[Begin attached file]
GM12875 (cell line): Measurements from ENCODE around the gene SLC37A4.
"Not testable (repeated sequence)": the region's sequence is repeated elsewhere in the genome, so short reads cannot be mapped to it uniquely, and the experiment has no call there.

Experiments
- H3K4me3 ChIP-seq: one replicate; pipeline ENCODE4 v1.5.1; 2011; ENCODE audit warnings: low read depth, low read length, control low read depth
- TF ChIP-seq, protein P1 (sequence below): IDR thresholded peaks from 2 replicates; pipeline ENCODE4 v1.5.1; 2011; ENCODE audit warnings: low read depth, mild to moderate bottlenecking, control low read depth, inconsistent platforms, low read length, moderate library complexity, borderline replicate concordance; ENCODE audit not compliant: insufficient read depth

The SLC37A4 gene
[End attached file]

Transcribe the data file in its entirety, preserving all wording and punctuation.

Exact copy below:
GM12875 (cell line): Measurements from ENCODE around the gene SLC37A4.
"Not testable (repeated sequence)": the region's sequence is repeated elsewhere in the genome, so short reads cannot be mapped to it uniquely, and the experiment has no call there.

Experiments
- H3K4me3 ChIP-seq: one replicate; pipeline ENCODE4 v1.5.1; 2011; ENCODE audit warnings: low read depth, low read length, control low read depth
- TF ChIP-seq, protein P1 (sequence below): IDR thresholded peaks from 2 replicates; pipeline ENCODE4 v1.5.1; 2011; ENCODE audit warnings: low read depth, mild to moderate bottlenecking, control low read depth, inconsistent platforms, low read length, moderate library complexity, borderline replicate concordance; ENCODE audit not compliant: insufficient read depth

The SLC37A4 gene